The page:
The Aces, Aircraft, and Crew cards are similarly essential, and make the game much more engaging and fun to play. Aces and Aircraft operates like your Codex, providing unit info, wargear, special character information, and special rules for each aircraft; additionally, they give you super useful quick reference rules for each individual item of aircraft loadout, and provide unit cards, points costs for your ground assets, which are purchasable and usable units in certain scenarios.

 

III. Set Up and Rulesets

I will reference the Rynn’s World Air War campaign book as the primary rulebook here. The Wings of Vengeance packaged quick start rules are usable, but not detailed, and contain some oddly worded sections that don’t clearly state the use case or intent of the rules relating to firing, maneuvering, and completely leave out swathes of advanced rules and situational weaponry.

The game is set up with an average of 12 turns, divided into 6 distinct phases, starting with the “tailing fire” free-shot phase, and ending with end of round consolidation. In between are the maneuver selection, roll for initiative, movement, firing, and resolution phases. If you’ve ever played Fantasy Flight Games’ X-wing you’ll have some strong feelings of familiarity with this. Aircraft must select pre-designated “ace maneuvers” that tie to their aircraft’s handling, and their selected speed for each turn. There are rules for stalls and spins, but we didn’t encounter a need or a use for those during our review games. The maneuver selections are pretty comprehensive and allow for full integration and tactical positioning of your aircraft within the Area of Engagement. Additionally, by playing with your aircrafts’ speed and altitude settings, the player is fully empowered to represent a 3d engagement space, with all of the additional tactical options that represents. A full game is said to be around 100-200 points, and ends up with a pretty packed board. For our tests we used the boxed set (around 100 points per side), and matched play of 85v85 using Imperial planes. This game is a lot of fun on the bigger boards included in the Rynn’s World expansions.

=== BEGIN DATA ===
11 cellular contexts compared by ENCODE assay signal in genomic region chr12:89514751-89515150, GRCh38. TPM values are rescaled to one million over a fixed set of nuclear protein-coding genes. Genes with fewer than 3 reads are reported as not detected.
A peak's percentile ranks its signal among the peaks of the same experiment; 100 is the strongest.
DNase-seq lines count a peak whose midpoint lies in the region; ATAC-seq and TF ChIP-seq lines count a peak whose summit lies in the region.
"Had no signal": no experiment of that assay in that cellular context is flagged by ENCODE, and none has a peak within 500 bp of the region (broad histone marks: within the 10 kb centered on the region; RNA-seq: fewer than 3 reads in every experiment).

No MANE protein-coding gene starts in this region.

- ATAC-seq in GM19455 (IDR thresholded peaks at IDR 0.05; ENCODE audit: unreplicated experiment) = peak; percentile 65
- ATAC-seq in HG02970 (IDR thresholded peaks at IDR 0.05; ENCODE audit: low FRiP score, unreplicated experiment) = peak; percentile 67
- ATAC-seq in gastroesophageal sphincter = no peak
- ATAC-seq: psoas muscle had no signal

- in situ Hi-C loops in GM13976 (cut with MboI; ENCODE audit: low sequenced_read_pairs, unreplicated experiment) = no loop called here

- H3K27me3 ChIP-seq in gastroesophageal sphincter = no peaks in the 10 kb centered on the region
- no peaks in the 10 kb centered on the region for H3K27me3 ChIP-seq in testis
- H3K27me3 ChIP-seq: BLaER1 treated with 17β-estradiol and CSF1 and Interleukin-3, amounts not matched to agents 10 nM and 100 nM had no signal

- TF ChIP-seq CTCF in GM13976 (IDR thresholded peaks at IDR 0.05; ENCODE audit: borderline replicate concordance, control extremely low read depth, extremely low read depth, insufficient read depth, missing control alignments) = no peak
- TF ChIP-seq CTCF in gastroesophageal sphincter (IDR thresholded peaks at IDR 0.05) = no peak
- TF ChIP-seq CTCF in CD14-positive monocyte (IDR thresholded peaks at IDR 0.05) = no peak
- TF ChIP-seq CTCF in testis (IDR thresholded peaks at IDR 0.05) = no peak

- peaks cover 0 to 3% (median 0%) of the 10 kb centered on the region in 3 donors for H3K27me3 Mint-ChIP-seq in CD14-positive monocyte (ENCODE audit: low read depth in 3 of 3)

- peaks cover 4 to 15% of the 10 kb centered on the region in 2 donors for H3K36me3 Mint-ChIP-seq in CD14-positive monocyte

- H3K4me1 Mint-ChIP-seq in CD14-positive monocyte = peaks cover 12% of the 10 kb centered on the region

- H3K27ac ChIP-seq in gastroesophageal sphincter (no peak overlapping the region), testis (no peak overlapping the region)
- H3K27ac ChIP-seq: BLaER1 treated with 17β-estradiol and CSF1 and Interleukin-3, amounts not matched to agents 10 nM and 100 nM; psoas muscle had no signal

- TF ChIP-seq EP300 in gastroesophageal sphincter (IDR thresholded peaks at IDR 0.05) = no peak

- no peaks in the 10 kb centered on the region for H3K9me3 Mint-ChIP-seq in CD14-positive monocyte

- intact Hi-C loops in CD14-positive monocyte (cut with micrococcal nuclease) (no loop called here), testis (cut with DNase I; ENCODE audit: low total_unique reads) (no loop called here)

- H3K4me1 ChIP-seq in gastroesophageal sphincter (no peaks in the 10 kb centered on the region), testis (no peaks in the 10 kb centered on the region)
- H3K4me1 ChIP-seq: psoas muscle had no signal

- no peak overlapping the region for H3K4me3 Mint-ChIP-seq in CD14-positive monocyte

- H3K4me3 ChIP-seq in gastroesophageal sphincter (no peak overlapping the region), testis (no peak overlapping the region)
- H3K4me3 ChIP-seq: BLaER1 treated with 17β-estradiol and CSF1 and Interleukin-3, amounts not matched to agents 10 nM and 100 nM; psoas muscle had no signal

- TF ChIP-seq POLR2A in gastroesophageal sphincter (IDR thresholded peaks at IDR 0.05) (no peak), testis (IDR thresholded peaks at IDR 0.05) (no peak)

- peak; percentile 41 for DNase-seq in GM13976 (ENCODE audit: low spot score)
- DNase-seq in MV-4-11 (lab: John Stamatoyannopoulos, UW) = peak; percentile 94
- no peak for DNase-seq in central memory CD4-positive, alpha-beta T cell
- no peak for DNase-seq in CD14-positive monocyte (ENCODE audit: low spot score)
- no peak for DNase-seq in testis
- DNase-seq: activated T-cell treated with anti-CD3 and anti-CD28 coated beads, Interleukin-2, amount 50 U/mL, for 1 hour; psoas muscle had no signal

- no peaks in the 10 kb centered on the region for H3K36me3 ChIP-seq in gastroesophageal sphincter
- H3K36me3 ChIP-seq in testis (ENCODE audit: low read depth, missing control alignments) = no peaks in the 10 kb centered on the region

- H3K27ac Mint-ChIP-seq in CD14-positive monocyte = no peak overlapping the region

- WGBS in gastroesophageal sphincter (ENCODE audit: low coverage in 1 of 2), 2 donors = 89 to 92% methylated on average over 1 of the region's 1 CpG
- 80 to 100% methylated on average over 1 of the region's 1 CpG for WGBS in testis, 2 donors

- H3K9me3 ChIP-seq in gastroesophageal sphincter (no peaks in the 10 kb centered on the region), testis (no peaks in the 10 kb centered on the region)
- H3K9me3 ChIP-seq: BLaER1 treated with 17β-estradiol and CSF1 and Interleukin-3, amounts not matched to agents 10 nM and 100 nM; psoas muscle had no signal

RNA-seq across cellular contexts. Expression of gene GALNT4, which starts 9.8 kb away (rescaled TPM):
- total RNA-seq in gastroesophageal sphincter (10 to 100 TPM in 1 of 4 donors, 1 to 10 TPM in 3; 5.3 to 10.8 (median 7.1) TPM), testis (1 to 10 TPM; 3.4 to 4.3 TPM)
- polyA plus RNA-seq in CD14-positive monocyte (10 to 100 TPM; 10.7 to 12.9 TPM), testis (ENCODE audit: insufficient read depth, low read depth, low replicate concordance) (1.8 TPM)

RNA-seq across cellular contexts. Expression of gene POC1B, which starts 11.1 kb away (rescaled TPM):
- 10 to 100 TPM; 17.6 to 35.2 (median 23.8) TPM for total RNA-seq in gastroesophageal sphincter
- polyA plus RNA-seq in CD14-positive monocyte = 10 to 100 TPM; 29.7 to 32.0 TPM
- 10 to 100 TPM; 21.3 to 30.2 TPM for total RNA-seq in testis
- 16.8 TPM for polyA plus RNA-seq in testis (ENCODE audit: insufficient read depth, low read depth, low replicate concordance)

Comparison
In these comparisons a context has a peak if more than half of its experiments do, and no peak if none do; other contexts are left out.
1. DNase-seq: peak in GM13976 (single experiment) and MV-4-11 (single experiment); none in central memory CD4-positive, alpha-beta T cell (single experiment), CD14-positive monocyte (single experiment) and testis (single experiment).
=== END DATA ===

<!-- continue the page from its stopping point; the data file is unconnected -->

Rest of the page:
Figuring out the next move above Jadeberry Hills, also getting beat by a 10 year old

IV. Gameplay